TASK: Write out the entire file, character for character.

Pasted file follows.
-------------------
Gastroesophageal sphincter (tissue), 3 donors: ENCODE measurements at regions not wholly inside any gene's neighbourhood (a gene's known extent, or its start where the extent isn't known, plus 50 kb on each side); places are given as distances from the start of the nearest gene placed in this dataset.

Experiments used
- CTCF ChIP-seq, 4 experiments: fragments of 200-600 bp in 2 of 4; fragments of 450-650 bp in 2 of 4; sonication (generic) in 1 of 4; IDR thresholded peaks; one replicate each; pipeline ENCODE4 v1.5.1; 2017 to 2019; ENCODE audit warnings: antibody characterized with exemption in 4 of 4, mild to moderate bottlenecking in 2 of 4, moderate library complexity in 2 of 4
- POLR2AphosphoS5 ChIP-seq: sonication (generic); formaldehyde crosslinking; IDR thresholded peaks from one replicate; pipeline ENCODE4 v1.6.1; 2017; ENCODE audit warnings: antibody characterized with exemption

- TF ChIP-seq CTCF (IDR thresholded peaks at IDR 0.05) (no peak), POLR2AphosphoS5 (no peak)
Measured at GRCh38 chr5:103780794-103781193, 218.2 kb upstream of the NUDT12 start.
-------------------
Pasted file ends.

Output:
Gastroesophageal sphincter (tissue), 3 donors: ENCODE measurements at regions not wholly inside any gene's neighbourhood (a gene's known extent, or its start where the extent isn't known, plus 50 kb on each side); places are given as distances from the start of the nearest gene placed in this dataset.

Experiments used
- CTCF ChIP-seq, 4 experiments: fragments of 200-600 bp in 2 of 4; fragments of 450-650 bp in 2 of 4; sonication (generic) in 1 of 4; IDR thresholded peaks; one replicate each; pipeline ENCODE4 v1.5.1; 2017 to 2019; ENCODE audit warnings: antibody characterized with exemption in 4 of 4, mild to moderate bottlenecking in 2 of 4, moderate library complexity in 2 of 4
- POLR2AphosphoS5 ChIP-seq: sonication (generic); formaldehyde crosslinking; IDR thresholded peaks from one replicate; pipeline ENCODE4 v1.6.1; 2017; ENCODE audit warnings: antibody characterized with exemption

- TF ChIP-seq CTCF (IDR thresholded peaks at IDR 0.05) (no peak), POLR2AphosphoS5 (no peak)
Measured at GRCh38 chr5:103780794-103781193, 218.2 kb upstream of the NUDT12 start.